LOGAN SQUARE — A Chicago Public Schools preschool teacher is looking to launch a children’s TV show in partnership with a local theater company.
Sarah Falkiner, who teaches preschool at Cameron Elementary School in West Humboldt Park, and Oddbox Theater are raising money to bring their show, called “At The Garden,” to life. The show would star Oddbox puppets tackling complex themes.
The goal of the show, which is still in the early stages, is to teach kids literacy, socio-emotional learning and sustainability. Falkiner said she hopes to fill the widening learning gap brought on by the coronavirus pandemic.
Falkiner herself has struggled to teach her students in an equitable way over the course of the pandemic. Since returning to the classroom, she’s had to juggle teaching two students in person and eight via the computer with a whole host of technical issues.
“Our kids need this now more than ever,” she said. “Kids are falling through the cracks with hybrid learning and with the back and forth, in person and not in person. This is a show that can catch some of those kids.”
Falkiner came up with the idea for the show over the summer. For several weeks, she organized socially distant performances at the Corner Farm, a community garden at Altgeld Street and Sawyer Avenue, as an outlet for neighbors during the pandemic. Each week an artist or musician took the stage: one week it was a cellist, the next it was a poet. Masked neighbors sat and watched from seats spread out over the garden.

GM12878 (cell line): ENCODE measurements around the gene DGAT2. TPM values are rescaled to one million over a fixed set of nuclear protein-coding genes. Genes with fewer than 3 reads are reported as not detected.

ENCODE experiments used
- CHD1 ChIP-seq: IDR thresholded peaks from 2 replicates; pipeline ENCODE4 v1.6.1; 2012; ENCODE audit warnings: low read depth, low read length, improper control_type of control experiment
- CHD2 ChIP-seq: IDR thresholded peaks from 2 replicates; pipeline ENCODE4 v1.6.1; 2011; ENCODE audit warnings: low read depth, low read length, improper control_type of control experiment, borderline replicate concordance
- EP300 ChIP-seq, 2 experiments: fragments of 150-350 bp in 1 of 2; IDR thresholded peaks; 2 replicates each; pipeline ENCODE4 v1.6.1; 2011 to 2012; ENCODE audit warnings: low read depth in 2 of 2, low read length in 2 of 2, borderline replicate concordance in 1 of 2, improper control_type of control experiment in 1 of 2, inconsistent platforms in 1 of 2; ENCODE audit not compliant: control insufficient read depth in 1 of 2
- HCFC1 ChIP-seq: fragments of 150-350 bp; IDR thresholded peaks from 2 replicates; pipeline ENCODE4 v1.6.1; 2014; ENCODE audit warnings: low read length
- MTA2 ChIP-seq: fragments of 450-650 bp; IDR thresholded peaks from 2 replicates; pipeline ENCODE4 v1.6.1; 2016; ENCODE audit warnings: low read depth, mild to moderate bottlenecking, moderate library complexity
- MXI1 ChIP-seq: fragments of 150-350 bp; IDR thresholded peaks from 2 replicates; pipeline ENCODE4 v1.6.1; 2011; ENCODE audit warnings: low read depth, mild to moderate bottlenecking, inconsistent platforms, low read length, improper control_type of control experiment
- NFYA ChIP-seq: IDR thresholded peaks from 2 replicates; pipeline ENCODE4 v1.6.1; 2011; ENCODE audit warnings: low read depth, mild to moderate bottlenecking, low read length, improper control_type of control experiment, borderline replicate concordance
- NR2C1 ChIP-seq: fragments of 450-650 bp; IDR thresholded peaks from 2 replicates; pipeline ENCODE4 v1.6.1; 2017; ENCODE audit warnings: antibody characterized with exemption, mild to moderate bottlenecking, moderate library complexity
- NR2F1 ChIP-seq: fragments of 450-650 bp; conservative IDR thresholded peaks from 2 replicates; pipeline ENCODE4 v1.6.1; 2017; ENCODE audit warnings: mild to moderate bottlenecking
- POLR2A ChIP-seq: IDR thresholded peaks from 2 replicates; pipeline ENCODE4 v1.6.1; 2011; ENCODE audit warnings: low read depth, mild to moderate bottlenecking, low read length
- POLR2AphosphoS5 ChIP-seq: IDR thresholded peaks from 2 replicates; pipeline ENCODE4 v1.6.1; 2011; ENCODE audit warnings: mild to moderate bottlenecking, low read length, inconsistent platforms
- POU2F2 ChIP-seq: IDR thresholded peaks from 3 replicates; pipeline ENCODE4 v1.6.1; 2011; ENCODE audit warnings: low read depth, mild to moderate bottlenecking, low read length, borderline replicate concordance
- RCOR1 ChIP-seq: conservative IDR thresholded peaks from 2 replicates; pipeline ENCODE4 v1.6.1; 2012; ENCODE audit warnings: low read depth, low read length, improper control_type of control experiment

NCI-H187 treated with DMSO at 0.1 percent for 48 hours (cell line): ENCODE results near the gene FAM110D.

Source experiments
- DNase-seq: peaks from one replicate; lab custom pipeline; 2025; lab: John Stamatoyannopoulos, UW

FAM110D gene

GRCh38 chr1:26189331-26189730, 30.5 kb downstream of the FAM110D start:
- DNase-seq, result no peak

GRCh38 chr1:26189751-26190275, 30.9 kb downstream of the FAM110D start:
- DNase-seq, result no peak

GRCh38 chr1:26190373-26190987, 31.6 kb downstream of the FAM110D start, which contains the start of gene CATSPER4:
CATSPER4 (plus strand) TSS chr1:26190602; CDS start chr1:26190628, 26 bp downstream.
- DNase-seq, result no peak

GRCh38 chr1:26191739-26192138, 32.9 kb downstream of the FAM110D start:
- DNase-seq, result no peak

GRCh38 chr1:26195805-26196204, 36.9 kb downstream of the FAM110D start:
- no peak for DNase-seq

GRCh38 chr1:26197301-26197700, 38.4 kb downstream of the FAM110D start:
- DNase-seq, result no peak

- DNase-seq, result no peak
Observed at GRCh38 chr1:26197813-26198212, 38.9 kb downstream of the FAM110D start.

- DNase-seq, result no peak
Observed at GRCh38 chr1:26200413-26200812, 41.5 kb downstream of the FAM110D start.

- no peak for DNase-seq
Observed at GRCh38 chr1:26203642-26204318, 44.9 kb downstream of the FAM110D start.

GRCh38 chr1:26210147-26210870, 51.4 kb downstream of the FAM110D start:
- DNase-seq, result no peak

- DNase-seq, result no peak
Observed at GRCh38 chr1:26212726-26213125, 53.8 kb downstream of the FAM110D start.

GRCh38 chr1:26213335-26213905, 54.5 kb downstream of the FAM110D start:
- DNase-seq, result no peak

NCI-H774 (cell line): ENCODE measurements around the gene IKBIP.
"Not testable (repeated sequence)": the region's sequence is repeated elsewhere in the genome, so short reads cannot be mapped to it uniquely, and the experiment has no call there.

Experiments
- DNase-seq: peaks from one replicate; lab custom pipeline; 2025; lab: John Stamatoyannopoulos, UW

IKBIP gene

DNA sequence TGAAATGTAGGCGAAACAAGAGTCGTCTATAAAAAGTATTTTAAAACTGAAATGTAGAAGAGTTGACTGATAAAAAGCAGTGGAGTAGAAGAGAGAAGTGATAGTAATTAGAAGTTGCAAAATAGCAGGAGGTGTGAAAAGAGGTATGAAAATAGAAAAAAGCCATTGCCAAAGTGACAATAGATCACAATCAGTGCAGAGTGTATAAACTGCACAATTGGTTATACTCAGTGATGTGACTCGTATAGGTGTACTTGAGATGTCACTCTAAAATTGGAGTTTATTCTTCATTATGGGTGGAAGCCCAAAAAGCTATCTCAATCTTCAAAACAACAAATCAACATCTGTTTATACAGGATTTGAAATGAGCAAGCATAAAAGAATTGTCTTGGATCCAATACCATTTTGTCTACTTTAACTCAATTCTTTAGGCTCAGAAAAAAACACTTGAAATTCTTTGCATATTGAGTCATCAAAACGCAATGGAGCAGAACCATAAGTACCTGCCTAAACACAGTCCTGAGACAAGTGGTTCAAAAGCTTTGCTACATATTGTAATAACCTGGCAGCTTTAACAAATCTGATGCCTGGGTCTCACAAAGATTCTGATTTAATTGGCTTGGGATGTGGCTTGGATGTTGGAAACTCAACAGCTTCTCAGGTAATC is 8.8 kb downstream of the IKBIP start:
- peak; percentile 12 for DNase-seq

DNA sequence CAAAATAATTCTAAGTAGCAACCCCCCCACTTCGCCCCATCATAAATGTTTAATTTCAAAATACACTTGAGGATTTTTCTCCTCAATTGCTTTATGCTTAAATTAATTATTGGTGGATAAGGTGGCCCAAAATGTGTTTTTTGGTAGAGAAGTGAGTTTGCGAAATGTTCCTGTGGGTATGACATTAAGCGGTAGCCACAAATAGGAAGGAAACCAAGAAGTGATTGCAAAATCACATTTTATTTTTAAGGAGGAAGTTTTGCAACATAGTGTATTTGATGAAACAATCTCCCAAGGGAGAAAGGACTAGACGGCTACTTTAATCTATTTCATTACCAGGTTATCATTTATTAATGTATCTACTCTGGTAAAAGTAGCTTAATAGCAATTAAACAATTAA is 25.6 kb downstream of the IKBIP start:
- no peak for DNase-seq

One of the groups that came to perform was Oddbox Theater. The theater group put on a puppet show centered on a landlord trying to kick bees and worms out of their homes — and it was a hit. Adults and children loved it, Falkiner said.
That’s when Falkiner realized the puppets would make a great TV show. In addition to a CPS teacher, Falkiner is a filmmaker.
After getting the Oddbox founders on board, Falkiner brought on film industry professionals with Gold Point Studio and more writers. So far, the “At The Garden” team has written four episodes, all revolving around the Oddbox puppets and set at the Corner Farm.
In each episode, the puppets — and the adults they interact with — use emotional learning tools to solve problems and to better understand themselves and the world around them. The show is “Sesame Street” meets “Mister Rogers’ Neighborhood” with the whimsy of “Pee-wee’s Playhouse,” Falkiner said.
They’re writing one episode in which one character is adopted, another is an only child, another has two moms and so on. It’s about how “we all come from different families but what’s important is they love us and care for us in their own way,” Falkiner said.
As they’ve gotten deeper into the project, Falkiner said it’s become clear they need an infusion of funding to make a quality show.
Their goal is to raise $15,000 through GoFundMe by March 7. The donations will go toward a soundstage rental, a crew of more than 20 film professionals specializing in TV production, puppet and art design, equipment and production insurance.
To get neighbors excited about the project, and to celebrate the end of what they hope will be a successful fundraiser, Falkiner is hosting an interview and read-aloud event with Sharon Dennis Wyeth, author of the award-winning children’s book, “Something Beautiful,” March 6.
If all goes according to plan, Falkiner and her team aim to shoot a sample episode at the end of March which they can pitch to production studios. Right now, they’re focused on bringing in large donors to make the project a reality.
“If this show were something people could watch easily, it can’t fix the [learning gap] problem, but it can be supplemental,” Falkiner said.
Those who are interested in becoming a large donor should email Falkiner at firstname.lastname@example.org or call co-producer Grace Pisula at 773-316-6352.
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